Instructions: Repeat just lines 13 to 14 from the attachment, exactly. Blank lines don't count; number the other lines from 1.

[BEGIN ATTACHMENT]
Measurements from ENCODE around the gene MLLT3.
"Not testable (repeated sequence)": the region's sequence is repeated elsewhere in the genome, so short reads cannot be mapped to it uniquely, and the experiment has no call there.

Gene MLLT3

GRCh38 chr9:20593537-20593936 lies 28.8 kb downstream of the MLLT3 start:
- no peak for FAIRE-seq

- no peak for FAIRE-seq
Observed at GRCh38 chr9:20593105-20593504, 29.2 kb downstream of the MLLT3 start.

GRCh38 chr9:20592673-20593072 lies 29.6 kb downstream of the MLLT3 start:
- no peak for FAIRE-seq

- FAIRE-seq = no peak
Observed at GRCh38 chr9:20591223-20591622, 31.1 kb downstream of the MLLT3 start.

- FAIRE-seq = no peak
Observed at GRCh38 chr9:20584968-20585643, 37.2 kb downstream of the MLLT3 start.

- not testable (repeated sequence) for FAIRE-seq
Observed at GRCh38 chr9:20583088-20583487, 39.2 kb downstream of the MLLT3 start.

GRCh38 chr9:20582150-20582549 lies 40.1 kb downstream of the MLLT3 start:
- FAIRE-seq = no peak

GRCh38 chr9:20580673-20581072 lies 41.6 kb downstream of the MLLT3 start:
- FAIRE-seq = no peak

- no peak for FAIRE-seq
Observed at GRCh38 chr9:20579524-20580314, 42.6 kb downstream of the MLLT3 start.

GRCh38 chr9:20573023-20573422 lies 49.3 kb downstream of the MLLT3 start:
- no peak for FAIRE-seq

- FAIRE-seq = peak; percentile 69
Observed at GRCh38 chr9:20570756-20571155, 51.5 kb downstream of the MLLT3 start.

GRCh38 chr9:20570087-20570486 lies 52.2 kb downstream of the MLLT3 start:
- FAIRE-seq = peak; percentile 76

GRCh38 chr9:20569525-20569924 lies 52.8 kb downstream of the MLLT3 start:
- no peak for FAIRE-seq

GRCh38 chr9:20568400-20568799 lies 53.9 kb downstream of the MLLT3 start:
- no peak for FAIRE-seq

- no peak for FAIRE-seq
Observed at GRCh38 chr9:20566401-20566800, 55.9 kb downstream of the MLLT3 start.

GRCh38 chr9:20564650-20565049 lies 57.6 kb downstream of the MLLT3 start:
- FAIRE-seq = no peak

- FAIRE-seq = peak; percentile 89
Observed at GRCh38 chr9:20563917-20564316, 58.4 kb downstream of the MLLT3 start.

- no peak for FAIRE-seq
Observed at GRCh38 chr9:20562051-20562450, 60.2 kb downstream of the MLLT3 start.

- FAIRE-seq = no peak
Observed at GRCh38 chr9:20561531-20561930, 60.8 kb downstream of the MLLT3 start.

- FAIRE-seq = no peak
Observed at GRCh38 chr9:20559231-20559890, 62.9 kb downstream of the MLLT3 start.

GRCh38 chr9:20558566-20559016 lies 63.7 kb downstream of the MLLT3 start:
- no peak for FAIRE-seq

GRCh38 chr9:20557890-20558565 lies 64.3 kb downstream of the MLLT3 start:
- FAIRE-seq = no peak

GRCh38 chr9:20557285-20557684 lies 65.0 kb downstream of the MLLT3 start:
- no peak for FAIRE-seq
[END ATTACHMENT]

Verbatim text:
Observed at GRCh38 chr9:20584968-20585643, 37.2 kb downstream of the MLLT3 start.

- not testable (repeated sequence) for FAIRE-seq